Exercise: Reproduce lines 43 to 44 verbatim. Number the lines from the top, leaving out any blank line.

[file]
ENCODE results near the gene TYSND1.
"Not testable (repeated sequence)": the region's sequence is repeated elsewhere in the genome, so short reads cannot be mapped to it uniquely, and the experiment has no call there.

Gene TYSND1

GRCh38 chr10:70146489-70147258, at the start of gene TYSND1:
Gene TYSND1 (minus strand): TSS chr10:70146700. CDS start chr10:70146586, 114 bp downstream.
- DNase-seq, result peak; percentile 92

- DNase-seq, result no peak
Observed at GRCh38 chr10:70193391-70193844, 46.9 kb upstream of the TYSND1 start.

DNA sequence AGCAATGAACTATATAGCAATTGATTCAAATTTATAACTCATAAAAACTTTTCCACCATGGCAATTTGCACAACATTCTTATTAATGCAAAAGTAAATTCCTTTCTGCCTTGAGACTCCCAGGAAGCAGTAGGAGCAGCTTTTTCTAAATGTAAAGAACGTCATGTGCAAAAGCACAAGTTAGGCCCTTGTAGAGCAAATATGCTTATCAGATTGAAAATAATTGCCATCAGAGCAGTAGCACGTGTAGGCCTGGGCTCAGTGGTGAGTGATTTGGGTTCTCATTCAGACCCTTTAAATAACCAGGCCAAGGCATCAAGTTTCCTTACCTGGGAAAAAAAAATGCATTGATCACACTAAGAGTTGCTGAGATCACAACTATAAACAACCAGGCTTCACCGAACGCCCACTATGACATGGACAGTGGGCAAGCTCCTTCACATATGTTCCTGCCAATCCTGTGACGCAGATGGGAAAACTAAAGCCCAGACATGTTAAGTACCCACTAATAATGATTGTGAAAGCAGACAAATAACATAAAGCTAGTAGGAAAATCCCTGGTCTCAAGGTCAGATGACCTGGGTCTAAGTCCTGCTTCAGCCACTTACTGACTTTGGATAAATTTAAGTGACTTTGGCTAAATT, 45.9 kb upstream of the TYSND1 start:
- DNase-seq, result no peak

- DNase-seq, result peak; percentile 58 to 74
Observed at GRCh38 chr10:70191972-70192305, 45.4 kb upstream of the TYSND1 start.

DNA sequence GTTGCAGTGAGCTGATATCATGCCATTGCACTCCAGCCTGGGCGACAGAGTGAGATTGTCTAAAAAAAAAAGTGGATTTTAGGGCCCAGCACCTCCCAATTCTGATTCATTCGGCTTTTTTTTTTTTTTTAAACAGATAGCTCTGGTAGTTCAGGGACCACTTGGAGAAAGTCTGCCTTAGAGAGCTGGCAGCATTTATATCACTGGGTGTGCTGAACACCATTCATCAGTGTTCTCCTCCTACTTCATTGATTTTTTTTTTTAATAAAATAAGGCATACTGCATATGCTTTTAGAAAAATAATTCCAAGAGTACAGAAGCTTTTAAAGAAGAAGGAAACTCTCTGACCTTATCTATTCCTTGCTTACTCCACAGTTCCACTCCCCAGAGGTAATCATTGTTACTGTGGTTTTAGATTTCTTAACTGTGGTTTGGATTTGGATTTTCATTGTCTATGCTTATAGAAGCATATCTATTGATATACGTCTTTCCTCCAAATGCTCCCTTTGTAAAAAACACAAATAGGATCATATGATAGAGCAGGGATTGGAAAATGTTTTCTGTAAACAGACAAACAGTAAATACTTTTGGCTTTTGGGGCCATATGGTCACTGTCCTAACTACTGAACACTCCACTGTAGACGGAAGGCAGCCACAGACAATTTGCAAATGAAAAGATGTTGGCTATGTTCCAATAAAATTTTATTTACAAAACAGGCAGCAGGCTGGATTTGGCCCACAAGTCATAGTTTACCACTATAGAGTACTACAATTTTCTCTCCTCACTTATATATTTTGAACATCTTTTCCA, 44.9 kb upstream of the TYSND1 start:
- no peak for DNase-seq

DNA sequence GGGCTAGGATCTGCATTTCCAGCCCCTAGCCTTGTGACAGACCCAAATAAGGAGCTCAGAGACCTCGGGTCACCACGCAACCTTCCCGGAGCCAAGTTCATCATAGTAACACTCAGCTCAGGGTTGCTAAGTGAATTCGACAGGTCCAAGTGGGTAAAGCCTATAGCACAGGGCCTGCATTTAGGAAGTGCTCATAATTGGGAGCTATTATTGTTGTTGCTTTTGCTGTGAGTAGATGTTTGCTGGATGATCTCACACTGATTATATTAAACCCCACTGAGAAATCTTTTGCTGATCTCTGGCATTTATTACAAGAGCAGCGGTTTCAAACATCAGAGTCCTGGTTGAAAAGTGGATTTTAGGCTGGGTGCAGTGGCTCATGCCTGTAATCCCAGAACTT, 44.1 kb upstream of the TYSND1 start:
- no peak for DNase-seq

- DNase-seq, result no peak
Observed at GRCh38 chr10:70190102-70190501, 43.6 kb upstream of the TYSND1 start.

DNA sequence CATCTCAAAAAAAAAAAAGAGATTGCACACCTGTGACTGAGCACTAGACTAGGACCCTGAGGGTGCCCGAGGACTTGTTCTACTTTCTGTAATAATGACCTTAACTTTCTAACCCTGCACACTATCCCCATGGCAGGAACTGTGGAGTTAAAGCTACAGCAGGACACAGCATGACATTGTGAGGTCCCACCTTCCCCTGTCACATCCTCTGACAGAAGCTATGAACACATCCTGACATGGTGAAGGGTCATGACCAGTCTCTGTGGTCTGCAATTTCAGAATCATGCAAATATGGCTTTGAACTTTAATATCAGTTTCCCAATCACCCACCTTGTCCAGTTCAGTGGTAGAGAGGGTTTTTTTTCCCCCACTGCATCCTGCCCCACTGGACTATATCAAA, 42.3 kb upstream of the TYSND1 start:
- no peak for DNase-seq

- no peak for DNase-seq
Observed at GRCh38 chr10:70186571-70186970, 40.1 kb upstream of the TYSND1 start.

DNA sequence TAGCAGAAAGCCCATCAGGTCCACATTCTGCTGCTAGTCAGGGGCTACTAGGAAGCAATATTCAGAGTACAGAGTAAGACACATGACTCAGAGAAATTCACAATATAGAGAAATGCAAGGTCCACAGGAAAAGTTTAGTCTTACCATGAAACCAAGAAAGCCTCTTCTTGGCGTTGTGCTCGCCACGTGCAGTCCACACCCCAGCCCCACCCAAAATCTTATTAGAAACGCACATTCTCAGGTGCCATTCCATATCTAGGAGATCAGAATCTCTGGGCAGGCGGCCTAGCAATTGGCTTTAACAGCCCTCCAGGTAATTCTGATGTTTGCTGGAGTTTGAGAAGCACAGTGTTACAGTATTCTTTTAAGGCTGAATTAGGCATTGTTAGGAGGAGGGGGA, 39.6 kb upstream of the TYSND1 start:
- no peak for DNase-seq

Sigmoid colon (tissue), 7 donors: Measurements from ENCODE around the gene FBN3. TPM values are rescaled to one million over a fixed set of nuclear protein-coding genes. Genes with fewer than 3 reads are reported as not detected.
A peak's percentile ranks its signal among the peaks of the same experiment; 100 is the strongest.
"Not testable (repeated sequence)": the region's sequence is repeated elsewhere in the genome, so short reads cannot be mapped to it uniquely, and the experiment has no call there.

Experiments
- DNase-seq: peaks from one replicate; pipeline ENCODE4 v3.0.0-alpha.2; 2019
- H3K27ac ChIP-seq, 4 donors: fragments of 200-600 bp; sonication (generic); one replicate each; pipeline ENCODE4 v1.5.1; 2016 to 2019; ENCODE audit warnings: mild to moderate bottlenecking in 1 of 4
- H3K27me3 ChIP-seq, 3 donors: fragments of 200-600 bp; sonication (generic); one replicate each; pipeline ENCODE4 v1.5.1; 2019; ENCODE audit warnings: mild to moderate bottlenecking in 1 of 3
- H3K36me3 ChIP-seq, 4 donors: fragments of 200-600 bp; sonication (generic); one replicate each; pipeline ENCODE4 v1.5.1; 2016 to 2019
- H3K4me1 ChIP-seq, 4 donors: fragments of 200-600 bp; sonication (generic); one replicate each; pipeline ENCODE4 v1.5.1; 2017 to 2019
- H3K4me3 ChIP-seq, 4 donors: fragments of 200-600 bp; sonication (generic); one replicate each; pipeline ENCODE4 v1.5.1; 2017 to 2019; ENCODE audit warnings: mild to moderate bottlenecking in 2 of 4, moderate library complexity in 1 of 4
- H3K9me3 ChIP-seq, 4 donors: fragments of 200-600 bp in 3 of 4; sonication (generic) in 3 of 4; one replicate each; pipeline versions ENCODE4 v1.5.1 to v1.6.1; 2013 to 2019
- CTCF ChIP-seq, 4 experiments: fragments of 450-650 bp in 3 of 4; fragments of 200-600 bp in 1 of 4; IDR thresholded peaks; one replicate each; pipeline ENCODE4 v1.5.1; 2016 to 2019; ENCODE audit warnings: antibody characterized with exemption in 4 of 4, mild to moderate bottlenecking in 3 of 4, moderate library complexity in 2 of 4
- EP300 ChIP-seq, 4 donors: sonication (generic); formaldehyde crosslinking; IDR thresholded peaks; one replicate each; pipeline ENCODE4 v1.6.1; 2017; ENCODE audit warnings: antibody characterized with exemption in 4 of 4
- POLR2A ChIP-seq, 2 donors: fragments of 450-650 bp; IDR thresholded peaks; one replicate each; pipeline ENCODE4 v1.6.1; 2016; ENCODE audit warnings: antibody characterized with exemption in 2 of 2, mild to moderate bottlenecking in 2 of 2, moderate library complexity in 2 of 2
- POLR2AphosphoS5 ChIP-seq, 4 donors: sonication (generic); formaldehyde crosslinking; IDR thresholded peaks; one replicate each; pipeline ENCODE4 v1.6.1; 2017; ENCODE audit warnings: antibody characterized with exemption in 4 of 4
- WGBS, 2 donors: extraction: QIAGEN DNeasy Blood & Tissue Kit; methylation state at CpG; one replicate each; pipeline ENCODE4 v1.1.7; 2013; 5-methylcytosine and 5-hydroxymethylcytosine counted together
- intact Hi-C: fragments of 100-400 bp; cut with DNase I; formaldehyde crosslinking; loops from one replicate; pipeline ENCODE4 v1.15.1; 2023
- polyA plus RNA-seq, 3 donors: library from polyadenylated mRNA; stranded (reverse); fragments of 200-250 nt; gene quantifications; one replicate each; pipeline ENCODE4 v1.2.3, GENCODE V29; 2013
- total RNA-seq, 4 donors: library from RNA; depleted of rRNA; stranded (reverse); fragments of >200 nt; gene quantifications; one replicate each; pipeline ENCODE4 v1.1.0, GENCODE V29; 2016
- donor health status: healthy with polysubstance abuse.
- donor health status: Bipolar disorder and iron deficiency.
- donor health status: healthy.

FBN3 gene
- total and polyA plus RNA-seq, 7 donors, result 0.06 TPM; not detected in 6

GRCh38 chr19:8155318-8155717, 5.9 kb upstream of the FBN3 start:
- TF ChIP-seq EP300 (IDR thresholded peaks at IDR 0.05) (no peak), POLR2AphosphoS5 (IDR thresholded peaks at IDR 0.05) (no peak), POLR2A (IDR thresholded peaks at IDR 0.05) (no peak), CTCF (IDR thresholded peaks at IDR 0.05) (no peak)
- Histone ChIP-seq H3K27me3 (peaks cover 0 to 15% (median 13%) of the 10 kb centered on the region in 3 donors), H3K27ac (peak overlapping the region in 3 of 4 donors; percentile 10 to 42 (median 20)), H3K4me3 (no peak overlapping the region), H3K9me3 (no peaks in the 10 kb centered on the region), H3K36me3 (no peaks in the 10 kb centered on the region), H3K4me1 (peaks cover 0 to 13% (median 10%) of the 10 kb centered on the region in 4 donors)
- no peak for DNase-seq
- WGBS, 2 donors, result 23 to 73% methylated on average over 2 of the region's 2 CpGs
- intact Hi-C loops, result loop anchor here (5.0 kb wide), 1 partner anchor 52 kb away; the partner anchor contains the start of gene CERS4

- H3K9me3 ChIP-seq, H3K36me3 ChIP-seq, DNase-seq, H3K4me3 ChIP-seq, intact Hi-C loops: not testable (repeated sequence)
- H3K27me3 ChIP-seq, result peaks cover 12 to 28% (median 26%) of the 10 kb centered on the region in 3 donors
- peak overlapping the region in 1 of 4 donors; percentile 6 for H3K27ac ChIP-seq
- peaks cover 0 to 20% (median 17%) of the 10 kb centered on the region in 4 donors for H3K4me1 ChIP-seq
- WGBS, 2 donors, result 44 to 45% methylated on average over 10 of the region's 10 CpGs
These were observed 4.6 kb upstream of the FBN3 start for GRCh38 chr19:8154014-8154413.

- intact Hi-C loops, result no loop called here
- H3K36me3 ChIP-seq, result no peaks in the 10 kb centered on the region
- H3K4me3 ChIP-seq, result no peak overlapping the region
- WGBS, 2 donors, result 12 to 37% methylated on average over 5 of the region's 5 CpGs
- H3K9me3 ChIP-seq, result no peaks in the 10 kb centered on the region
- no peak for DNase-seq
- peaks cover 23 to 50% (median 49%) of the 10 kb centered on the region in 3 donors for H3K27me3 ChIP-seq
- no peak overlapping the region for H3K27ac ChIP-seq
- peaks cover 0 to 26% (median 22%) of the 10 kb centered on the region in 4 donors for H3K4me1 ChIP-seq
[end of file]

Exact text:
- total RNA-seq, 4 donors: library from RNA; depleted of rRNA; stranded (reverse); fragments of >200 nt; gene quantifications; one replicate each; pipeline ENCODE4 v1.1.0, GENCODE V29; 2016
- donor health status: healthy with polysubstance abuse.